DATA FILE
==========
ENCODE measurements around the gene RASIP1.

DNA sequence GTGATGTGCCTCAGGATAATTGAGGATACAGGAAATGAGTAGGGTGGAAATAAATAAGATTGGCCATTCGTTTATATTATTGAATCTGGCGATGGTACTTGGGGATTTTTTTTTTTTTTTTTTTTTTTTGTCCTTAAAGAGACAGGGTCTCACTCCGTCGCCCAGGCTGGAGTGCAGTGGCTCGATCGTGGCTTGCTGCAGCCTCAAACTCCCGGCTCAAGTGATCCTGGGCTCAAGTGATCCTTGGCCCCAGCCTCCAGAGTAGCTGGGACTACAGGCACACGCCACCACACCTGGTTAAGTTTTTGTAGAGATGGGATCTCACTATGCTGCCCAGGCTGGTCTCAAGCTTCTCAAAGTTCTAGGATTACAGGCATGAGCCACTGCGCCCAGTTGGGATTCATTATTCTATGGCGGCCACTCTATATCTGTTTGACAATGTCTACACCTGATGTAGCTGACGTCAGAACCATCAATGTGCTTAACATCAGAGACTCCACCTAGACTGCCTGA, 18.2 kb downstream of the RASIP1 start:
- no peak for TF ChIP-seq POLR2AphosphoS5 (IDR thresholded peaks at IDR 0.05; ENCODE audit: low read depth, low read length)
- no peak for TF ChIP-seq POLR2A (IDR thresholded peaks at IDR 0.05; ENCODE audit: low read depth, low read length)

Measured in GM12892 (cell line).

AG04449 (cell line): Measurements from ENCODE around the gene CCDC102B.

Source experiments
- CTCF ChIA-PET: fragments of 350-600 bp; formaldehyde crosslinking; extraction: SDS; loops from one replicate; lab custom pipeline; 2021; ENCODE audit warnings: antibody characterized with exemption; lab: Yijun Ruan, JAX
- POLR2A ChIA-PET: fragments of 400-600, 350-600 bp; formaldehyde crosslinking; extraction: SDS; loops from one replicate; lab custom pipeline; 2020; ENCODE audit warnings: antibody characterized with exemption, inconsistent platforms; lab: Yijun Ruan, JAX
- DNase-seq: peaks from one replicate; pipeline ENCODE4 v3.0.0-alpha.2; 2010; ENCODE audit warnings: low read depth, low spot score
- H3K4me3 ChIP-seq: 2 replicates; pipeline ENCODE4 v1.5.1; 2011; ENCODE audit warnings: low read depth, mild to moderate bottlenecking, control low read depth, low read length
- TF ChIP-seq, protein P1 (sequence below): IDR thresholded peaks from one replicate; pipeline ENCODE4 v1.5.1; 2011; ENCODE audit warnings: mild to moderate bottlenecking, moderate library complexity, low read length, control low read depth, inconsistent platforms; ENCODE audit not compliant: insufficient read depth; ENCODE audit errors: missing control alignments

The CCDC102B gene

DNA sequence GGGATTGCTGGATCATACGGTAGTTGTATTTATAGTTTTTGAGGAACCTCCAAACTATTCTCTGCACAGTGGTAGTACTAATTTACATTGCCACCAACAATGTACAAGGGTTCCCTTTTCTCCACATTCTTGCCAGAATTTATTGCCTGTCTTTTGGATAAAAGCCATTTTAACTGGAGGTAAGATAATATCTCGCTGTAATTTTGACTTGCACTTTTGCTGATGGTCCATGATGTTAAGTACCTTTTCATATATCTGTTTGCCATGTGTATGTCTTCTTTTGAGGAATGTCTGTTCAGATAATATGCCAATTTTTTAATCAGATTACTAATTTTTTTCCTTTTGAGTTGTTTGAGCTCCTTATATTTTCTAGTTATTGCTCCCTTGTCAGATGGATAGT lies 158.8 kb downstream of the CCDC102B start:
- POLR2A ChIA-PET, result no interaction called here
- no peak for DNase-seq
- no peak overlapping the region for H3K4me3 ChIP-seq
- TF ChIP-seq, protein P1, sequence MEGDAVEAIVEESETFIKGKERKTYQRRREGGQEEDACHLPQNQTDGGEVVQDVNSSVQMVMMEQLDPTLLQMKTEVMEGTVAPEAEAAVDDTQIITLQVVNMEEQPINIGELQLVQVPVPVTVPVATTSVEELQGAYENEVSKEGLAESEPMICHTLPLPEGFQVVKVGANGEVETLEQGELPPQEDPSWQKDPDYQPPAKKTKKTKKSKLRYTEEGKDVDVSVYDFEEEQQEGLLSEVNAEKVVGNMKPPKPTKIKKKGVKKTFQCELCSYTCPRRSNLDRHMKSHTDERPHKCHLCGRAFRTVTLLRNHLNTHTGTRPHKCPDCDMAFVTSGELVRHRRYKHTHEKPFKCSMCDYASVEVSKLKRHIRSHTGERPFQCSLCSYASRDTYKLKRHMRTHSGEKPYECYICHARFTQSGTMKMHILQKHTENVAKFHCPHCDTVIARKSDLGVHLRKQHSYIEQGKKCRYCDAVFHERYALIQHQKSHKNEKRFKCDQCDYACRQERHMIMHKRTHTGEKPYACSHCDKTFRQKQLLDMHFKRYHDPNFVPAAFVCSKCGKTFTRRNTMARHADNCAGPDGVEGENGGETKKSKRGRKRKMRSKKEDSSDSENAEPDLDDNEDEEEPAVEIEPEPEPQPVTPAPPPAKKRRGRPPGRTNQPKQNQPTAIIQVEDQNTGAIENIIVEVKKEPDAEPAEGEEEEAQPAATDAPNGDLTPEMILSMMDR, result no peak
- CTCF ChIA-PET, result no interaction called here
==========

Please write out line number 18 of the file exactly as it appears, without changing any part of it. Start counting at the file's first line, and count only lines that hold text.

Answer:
- TF ChIP-seq, protein P1, sequence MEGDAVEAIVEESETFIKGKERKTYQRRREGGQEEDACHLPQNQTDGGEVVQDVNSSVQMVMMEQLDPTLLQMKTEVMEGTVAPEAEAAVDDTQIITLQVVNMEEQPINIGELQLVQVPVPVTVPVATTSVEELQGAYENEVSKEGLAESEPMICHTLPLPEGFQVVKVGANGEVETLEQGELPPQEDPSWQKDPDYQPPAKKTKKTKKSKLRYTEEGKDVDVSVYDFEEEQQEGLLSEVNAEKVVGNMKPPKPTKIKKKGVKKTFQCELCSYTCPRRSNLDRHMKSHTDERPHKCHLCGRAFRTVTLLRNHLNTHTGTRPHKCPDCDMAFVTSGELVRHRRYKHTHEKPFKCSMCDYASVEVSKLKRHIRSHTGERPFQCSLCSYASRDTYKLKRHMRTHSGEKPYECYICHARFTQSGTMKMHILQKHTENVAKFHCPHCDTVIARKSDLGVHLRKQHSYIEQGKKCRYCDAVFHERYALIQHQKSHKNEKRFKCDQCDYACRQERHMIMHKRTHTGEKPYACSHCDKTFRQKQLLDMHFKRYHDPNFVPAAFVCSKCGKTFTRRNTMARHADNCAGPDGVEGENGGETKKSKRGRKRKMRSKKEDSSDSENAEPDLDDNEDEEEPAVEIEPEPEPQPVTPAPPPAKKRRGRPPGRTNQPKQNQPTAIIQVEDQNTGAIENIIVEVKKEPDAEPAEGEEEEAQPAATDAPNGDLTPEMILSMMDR, result no peak